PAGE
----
III. Performance appraisal methods
1. Essay Method
In this method the rater writes down the employee
description in detail within a number of broad categories
like, overall impression of performance, promoteability
of employee, existing capabilities and qualifications of
performing jobs, strengths and weaknesses and training
needs of the employee. Advantage – It is extremely
useful in filing information gaps about the employees
that often occur in a better-structured checklist.
Disadvantages – It its highly dependent upon the writing
skills of rater and most of them are not good writers.
They may get confused success depends on the memory
power of raters.
2. Behaviorally Anchored Rating Scales
statements of effective and ineffective behaviors
determine the points. They are said to be
behaviorally anchored. The rater is supposed to
say, which behavior describes the employee
performance. Advantages – helps overcome rating
errors. Disadvantages – Suffers from distortions
inherent in most rating techniques.
3. Rating Scale
Rating scales consists of several numerical scales
representing job related performance criterions such as
dependability, initiative, output, attendance, attitude etc.
Each scales ranges from excellent to poor. The total
numerical scores are computed and final conclusions are
derived. Advantages – Adaptability, easy to use, low cost,
every type of job can be evaluated, large number of
employees covered, no formal training required.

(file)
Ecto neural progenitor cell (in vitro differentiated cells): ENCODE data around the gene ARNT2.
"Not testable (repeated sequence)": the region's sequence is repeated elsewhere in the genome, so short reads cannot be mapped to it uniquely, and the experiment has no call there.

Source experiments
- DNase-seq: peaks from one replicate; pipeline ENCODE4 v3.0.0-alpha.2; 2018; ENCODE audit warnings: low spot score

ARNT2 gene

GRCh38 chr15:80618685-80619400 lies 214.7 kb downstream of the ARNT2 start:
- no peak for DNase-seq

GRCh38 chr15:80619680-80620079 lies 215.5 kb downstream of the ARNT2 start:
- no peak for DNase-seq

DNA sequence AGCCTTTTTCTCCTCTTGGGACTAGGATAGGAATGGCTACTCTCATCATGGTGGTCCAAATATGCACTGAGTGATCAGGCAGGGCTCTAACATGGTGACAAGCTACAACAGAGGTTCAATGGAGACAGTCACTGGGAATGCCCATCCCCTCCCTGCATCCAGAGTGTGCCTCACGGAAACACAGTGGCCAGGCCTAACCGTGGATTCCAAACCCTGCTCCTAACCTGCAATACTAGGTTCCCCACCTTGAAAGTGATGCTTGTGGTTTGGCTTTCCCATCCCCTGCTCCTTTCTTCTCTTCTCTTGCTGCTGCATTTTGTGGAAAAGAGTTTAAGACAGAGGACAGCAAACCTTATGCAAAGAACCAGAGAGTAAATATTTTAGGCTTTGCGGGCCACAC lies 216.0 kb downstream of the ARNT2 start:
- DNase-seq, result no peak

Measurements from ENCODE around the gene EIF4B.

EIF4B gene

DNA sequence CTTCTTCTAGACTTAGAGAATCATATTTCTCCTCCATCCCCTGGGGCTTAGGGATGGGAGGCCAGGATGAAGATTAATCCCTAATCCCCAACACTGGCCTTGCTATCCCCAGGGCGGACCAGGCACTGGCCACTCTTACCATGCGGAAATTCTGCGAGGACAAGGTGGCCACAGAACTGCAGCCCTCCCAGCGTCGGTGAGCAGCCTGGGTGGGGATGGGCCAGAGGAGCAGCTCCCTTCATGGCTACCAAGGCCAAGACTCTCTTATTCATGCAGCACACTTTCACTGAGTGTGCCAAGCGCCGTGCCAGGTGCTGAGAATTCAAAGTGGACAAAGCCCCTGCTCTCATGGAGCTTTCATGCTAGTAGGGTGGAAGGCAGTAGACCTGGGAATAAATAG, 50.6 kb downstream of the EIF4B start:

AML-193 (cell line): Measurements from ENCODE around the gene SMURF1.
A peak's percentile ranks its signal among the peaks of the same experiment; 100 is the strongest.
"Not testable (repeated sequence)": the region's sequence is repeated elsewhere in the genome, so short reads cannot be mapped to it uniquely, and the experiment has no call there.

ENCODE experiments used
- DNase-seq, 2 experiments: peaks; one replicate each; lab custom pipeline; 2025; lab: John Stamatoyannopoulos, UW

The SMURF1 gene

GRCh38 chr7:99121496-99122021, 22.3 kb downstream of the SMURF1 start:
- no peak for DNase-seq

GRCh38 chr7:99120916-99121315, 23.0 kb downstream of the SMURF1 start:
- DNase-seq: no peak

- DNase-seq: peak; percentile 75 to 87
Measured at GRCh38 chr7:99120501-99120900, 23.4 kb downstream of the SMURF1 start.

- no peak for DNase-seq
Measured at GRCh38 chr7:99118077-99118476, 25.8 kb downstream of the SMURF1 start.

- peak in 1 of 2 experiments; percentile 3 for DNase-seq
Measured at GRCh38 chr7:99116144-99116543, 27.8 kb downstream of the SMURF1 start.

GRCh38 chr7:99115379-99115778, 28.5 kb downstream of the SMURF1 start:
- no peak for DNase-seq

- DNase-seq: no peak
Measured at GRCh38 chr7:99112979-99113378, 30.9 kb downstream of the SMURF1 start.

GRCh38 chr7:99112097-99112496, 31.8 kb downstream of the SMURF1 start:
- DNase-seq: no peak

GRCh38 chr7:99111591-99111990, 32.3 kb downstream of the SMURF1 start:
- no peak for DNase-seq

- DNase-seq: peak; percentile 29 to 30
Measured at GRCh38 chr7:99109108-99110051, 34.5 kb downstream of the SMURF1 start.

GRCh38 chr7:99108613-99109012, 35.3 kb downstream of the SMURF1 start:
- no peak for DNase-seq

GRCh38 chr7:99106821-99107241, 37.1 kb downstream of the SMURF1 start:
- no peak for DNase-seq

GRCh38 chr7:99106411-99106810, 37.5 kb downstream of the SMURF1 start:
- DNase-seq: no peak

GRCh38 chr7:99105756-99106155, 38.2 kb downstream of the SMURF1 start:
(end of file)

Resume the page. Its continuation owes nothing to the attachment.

Disadvantages – Rater’s biases
4. Checklist method
Under this method, checklist of statements of traits of
employee in the form of Yes or No based questions is
prepared. Here the rater only does the reporting or
checking and HR department does the actual evaluation.
Advantages – economy, ease of administration, limited
training required, standardization. Disadvantages – Raters
biases, use of improper weighs by HR, does not allow
rater to give relative ratings
The ranking system requires the rater to rank his
subordinates on overall performance. This consists in
simply putting a man in a rank order. Under this method,
the ranking of an employee in a work group is done
against that of another employee. The relative position of
each employee is tested in terms of his numerical rank. It
may also be done by ranking a person on his job
performance against another member of the competitive
Advantages of Ranking Method
Employees are ranked according to their
It is easier to rank the best and the worst
Limitations of Ranking Method
The “whole man” is compared with another
“whole man” in this method. In practice, it is very difficult
to compare individuals possessing various individual
This method speaks only of the position where an
employee stands in his group. It does not test anything
about how much better or how much worse an employee
is when compared to another employee.
When a large number of employees are working,
ranking of individuals become a difficult issue.
There is no systematic procedure for ranking
individuals in the organization. The ranking system does
not eliminate the possibility of snap judgements.
6. Critical Incidents Method
The approach is focused on certain critical behaviors of
employee that makes all the difference in the
performance. Supervisors as and when they occur record
such incidents. Advantages – Evaluations are based on
actual job behaviors, ratings are supported by
descriptions, feedback is easy, reduces recency biases,
chances of subordinate improvement are high.
Disadvantages – Negative incidents can be prioritized,
forgetting incidents, overly close supervision; feedback
may be too much and may appear to be punishment.